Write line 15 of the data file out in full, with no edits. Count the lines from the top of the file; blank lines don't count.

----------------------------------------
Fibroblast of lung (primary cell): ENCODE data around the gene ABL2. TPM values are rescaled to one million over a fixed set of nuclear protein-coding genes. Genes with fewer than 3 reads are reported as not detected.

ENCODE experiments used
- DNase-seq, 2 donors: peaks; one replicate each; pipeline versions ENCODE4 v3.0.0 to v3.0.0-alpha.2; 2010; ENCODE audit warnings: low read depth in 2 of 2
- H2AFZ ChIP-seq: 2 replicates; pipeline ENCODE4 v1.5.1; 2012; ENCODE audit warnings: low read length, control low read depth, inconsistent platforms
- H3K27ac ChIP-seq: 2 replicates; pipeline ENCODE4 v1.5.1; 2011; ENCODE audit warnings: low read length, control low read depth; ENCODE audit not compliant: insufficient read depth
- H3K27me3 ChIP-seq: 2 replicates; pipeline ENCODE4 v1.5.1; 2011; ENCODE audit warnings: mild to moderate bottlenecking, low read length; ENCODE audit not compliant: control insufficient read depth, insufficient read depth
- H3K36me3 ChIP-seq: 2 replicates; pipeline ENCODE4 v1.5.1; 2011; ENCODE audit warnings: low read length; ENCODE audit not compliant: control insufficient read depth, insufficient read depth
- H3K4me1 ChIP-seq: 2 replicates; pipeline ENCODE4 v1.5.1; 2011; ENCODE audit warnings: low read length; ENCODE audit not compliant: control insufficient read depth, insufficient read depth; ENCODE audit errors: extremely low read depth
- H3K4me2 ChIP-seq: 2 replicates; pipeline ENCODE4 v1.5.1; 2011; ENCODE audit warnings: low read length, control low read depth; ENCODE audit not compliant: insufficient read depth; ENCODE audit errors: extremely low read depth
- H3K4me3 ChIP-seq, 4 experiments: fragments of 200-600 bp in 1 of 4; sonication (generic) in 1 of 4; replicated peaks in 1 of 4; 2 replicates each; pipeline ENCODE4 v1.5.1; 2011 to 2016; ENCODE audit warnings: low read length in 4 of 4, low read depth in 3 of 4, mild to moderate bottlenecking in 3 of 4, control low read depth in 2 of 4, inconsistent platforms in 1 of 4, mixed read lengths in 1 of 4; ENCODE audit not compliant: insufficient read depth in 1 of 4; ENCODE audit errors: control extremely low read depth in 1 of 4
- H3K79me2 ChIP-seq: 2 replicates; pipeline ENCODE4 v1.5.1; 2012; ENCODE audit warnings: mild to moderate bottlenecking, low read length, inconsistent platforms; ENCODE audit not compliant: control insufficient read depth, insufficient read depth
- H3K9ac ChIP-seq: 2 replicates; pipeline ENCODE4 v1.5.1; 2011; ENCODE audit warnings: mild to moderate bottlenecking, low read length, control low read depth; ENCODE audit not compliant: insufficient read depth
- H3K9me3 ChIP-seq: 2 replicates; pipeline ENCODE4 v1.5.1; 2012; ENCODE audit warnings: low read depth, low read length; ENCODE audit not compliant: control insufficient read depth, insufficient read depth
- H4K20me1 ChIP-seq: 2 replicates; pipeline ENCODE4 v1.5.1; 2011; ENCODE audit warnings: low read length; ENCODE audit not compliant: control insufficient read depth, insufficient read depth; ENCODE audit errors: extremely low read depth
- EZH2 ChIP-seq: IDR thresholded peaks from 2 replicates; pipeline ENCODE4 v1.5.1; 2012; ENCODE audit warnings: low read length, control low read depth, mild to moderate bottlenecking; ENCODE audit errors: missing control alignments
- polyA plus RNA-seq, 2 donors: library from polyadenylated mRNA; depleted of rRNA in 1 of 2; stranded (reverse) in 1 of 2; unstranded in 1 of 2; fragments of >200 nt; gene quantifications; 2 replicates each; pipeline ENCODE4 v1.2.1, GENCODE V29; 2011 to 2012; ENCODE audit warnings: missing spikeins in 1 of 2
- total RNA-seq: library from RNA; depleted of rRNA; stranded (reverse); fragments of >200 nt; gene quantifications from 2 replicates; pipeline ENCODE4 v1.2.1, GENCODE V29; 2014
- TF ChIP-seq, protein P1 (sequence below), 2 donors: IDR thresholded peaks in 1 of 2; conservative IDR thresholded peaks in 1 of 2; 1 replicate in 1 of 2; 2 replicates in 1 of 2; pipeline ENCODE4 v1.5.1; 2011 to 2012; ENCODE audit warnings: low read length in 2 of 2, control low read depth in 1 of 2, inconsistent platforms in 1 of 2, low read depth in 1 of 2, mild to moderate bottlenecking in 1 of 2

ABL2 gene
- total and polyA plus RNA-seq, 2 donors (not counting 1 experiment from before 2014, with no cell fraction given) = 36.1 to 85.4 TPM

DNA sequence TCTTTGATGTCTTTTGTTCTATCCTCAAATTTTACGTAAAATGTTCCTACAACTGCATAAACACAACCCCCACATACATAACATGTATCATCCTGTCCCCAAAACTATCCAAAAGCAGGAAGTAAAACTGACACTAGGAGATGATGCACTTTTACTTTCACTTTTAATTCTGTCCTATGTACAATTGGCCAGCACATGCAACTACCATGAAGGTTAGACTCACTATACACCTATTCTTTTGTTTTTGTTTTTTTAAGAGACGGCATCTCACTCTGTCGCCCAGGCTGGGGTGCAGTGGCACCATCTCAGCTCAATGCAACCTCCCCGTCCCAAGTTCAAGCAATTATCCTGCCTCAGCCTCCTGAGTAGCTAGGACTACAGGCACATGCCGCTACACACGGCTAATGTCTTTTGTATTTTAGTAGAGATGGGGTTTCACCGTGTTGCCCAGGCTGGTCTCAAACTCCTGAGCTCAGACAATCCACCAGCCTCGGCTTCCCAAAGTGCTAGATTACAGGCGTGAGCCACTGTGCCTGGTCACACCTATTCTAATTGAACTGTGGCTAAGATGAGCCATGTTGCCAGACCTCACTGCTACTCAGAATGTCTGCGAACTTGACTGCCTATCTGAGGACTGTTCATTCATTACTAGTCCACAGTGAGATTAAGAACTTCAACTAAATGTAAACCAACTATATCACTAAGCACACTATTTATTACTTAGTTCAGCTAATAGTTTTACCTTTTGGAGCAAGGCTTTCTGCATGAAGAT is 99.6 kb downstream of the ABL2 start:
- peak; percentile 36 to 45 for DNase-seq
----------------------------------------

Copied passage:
- EZH2 ChIP-seq: IDR thresholded peaks from 2 replicates; pipeline ENCODE4 v1.5.1; 2012; ENCODE audit warnings: low read length, control low read depth, mild to moderate bottlenecking; ENCODE audit errors: missing control alignments